This is science, but not as you know it

20th June 2008 at 01:00
Picking the phone up and asking a company to support a school project is surprisingly easy, says Jim Monaghan, principal teacher of physics at Dalziel High, Motherwell
Picking the phone up and asking a company to support a school project is surprisingly easy, says Jim Monaghan, principal teacher of physics at Dalziel High, Motherwell. "I got a positive response from over half the firms I approached - I would explain who I was and what we were doing."

This would take time, because what the science department was doing - a project that all 180 first-year pupils could take part in - was novel and, with no external funding, challenging.

"We were keen to go ahead," he says, "because I knew how enthusiastic kids can get with a project that lets them develop their own ideas. I worked on an Arts across the Curriculum project, supported by the Scottish Arts Council, and am all in favour of kids learning science in different ways."

Getting all the first-year pupils involved in the Science Fayre took a bit of persuasion, he says. "It should be easier next year, because we have the P7s coming up later today and tomorrow. They'll see all these great projects and the prizes that are being won. So next year, when they're Dalziel High pupils, they will want to get involved with science themselves."

As the young PT chats about his project, its final phase noisily takes shape in the hall around him, with 50 finalists putting finishing touches to their creations. This is the first allotted school time on the mainly extra-curricular project, and pupils are making the most of it.

Lights are flashing. Wires and cables are being untangled and assembled. PowerPoint presentations are springing to life on laptops. Text and images are being attached to tall blue panels, lent by a local company.

Three girls are having trouble with their drawing-pins and are banging them in with their shoes. A lad suggests: "Use a glue-stick."

"Don't you dare," says physics teacher Margaret Craw. "Those panels have to go back."

"I just meant they could push the pins in with the glue-stick," he replies - whether that was his meaning or a ready response, as a small smile suggests.

"We asked them, in groups of two to four, to make something that showed an advance in science," says Ms Craw. "It was that broad. We offered a few ideas but most groups came up with their own."

Topics tackled ranged from guitars and gravity to black holes, the brain and the big bang theory. There were groups exploring technologies - satellite tracking, robots, rockets, solar energy - while others tackled issues such as global warming, power generation, health and the environment.

The youngsters looked at medicine. They researched cochlear implants, studied games consoles, electric cars, remote controls ... And, like all good scientists, they asked endless questions: How do fossils form? What makes things glow in the dark? Is there life on Mars?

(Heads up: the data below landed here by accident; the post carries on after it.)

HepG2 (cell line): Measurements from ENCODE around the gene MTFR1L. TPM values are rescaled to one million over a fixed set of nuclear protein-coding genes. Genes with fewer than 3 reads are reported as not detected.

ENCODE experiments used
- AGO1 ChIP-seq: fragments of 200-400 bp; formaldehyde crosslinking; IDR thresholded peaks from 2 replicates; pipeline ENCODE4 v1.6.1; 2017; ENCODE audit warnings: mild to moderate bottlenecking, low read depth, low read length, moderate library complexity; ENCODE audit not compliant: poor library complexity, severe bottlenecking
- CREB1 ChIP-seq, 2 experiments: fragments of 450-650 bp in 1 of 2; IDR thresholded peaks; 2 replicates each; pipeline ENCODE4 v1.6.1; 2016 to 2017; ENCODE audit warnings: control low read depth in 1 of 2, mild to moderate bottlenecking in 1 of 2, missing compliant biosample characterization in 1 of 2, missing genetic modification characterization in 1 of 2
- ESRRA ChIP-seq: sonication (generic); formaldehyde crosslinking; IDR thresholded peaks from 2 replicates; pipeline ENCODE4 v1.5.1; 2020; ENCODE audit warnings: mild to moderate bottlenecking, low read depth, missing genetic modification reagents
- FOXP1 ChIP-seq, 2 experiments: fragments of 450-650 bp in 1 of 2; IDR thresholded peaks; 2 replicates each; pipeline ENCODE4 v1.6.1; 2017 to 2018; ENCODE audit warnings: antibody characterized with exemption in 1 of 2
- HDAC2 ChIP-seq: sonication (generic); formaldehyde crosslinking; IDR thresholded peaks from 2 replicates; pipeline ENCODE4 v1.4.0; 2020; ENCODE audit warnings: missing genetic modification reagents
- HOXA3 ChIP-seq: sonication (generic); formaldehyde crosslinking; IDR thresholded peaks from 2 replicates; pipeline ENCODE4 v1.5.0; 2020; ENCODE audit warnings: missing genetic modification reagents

The results of speculation and discussion, research and construction are slowly taking shape. Windmills whirr to generate electricity. Jumbled red and black balls in a box become, when assembled, the organic molecules of aspirin and paracetamol.

Waves ripple. Shapes glow. Model houses light up, radiating heat in all directions. The universe begins. "We thought we would do the big bang because it was a bit of a challenge," says William Prentice. On the table beside him, slices through space-time, as the early universe expands, are represented by diverging black shelves, with inlaid images, glowing red and white, of backlit spiral galaxies.

Nearby, a low-energy light bulb pops and Jenna Watters goes looking for a replacement, while Shannon Taylor explains how small choices make big differences. She indicates two infra-red images of houses, one all reds and oranges, while the other is mostly cool blue. "The red house has no insulation and uses normal bulbs," she says. "See all the heat that's escaping from it, especially through the roof. The blue one has been insulated properly."

Jenna explains what the images of Europe are: "That one shows which places will be under water when the seas rise. This is a picture of the world at night with all the lights on."

The contrast is interesting, with south-east England open to rising sea-levels and a big user of the main culprit - fossil-fuelled electricity.

Their project has been fun, say the girls, and its message is simple: people can make changes, reduce their carbon footprint and save money, all at the same time. It has changed them, Jenna says: "We found out how the world can be saved - before, we knew nothing about it."

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